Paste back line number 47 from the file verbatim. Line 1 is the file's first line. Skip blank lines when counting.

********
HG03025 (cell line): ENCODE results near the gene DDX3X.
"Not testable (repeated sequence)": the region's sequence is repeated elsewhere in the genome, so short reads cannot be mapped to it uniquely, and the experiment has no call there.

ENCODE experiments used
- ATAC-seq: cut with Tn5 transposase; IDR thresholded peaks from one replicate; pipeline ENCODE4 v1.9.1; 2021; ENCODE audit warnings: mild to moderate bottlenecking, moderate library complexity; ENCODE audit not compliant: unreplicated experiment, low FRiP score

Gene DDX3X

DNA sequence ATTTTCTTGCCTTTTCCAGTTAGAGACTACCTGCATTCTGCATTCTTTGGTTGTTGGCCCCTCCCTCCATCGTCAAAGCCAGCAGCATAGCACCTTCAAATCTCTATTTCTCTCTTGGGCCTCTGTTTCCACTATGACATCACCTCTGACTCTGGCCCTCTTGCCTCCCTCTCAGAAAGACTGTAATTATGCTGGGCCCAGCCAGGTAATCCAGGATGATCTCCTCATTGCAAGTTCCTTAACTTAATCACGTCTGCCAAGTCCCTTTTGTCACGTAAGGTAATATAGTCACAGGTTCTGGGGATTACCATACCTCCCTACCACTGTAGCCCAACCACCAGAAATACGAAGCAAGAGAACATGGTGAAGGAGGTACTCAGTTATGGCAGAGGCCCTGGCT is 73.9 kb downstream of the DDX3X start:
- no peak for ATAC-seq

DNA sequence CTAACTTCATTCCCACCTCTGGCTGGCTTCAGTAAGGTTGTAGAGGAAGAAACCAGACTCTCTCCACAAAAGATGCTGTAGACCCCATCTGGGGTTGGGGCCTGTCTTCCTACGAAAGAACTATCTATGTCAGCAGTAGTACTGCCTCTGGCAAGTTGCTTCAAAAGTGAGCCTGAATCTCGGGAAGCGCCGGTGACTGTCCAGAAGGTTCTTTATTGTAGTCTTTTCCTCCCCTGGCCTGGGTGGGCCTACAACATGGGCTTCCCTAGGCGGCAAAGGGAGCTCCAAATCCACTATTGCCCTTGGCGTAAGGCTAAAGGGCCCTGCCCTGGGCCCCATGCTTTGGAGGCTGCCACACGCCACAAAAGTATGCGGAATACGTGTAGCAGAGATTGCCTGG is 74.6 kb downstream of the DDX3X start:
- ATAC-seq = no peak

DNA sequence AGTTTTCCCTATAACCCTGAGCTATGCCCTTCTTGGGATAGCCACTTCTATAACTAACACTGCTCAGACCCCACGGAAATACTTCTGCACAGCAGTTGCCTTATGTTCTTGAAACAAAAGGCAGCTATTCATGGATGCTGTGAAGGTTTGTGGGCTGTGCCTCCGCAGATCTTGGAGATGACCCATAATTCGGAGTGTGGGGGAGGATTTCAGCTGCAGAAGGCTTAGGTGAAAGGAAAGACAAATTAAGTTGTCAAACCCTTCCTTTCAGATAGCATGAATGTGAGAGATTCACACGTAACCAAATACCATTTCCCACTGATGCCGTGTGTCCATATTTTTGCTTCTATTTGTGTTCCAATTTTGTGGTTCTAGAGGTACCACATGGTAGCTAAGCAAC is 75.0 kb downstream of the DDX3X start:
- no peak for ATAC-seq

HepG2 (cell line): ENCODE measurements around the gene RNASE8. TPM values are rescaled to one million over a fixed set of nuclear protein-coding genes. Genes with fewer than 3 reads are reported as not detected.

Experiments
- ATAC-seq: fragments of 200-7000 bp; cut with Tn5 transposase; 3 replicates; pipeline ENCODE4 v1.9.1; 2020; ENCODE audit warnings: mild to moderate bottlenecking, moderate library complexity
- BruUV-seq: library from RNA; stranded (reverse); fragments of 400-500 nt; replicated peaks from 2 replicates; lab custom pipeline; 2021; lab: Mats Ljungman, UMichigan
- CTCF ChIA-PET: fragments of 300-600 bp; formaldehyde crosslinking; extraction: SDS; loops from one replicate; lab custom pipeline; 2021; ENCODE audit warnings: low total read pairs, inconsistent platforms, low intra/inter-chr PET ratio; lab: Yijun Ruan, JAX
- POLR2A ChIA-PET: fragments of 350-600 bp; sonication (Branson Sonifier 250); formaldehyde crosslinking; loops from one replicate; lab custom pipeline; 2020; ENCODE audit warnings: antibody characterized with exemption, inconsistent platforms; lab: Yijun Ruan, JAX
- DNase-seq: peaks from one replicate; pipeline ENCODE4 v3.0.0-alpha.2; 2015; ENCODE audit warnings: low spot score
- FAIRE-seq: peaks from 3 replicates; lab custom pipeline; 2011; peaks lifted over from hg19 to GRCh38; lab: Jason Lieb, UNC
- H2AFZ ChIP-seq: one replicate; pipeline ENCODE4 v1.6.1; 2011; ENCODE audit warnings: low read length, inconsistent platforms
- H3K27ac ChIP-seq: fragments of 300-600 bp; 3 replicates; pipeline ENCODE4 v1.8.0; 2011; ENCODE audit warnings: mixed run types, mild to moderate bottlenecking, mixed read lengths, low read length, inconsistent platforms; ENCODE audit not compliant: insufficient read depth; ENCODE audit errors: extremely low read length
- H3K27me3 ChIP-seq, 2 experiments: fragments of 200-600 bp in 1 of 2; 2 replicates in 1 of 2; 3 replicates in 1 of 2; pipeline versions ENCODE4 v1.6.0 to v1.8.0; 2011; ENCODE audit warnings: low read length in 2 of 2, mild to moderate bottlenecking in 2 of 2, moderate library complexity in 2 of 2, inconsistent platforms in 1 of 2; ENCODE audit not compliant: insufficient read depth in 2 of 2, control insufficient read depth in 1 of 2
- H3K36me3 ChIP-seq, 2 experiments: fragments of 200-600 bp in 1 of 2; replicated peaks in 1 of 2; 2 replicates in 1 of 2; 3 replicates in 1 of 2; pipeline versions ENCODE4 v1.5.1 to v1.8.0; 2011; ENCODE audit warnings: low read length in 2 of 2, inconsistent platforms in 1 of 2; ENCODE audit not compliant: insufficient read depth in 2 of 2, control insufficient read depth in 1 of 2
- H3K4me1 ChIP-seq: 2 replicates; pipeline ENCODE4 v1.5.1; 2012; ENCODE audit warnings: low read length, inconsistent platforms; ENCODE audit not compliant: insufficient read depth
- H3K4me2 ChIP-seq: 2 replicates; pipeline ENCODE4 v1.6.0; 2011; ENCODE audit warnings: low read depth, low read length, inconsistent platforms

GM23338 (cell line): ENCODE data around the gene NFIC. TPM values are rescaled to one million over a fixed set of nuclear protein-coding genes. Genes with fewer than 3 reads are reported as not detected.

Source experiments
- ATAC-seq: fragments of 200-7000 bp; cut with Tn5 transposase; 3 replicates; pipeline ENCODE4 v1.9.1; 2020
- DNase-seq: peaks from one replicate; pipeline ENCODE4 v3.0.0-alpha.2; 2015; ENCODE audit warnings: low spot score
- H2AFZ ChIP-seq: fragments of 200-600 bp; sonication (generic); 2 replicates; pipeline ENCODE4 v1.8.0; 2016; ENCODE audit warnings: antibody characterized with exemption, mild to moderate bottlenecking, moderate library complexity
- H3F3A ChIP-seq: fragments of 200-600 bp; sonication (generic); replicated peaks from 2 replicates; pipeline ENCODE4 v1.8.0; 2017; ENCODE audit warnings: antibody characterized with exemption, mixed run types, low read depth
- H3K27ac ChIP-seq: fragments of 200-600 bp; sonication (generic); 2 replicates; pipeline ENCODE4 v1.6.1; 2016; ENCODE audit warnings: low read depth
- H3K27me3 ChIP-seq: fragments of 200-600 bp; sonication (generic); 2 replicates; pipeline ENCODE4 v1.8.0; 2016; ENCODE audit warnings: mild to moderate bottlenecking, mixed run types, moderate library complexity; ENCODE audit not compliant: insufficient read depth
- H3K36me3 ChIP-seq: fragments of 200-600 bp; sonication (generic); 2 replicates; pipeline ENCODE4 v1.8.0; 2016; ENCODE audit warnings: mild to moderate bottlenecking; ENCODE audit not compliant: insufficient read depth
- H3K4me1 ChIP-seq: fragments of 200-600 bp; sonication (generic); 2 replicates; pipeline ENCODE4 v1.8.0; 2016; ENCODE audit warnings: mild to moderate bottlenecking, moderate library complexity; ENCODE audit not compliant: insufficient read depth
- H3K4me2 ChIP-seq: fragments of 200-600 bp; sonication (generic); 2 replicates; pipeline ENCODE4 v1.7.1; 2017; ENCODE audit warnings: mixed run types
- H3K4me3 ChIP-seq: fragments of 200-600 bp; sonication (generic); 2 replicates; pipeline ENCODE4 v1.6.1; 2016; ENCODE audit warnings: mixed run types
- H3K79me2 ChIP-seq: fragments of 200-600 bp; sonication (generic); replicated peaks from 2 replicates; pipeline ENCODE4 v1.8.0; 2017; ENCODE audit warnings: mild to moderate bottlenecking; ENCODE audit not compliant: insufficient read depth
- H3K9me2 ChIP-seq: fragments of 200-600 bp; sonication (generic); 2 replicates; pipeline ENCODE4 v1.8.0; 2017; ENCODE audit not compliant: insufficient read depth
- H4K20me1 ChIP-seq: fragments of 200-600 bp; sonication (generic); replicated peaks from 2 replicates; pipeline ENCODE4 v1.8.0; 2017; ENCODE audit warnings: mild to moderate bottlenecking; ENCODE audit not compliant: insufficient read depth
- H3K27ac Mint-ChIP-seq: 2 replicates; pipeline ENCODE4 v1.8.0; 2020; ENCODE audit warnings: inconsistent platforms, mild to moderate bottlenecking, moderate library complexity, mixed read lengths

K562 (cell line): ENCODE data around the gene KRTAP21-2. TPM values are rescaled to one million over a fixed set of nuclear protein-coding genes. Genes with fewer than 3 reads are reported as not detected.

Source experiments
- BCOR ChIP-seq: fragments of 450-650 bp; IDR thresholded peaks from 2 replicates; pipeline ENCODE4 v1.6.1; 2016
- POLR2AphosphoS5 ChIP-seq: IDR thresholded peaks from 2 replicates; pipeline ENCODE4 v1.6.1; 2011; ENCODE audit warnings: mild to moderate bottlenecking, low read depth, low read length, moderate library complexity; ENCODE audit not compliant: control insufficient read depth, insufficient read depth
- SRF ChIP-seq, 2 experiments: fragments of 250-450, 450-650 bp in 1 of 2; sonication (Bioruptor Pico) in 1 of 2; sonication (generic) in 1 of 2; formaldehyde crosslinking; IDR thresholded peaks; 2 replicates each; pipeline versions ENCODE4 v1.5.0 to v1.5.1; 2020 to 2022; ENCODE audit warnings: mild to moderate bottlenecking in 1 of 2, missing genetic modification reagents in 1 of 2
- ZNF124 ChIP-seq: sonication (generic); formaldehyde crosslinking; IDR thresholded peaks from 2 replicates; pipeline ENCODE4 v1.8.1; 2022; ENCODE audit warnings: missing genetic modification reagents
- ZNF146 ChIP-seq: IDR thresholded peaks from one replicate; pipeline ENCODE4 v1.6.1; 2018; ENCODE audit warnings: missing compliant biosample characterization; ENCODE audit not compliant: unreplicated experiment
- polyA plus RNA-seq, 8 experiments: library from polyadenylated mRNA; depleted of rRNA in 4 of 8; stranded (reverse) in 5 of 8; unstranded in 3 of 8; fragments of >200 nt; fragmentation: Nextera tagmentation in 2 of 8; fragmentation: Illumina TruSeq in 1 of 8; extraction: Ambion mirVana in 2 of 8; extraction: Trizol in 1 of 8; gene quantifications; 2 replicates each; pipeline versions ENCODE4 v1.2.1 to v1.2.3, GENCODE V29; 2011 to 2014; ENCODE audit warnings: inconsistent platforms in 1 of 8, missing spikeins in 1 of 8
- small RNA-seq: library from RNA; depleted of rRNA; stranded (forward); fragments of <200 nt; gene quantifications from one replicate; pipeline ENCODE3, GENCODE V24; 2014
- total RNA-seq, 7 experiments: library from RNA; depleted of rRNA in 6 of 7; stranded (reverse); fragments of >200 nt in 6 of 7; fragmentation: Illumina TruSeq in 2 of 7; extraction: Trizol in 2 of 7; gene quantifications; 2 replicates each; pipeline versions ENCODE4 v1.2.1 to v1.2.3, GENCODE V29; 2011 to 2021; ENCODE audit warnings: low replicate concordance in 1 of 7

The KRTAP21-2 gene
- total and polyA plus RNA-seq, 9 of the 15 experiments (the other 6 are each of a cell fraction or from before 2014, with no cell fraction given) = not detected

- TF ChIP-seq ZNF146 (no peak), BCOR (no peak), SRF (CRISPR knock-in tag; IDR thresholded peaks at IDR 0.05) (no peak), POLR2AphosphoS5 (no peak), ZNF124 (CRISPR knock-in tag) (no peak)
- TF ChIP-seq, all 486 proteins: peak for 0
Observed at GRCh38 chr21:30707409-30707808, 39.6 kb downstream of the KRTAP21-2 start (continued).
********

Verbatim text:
- ZNF124 ChIP-seq: sonication (generic); formaldehyde crosslinking; IDR thresholded peaks from 2 replicates; pipeline ENCODE4 v1.8.1; 2022; ENCODE audit warnings: missing genetic modification reagents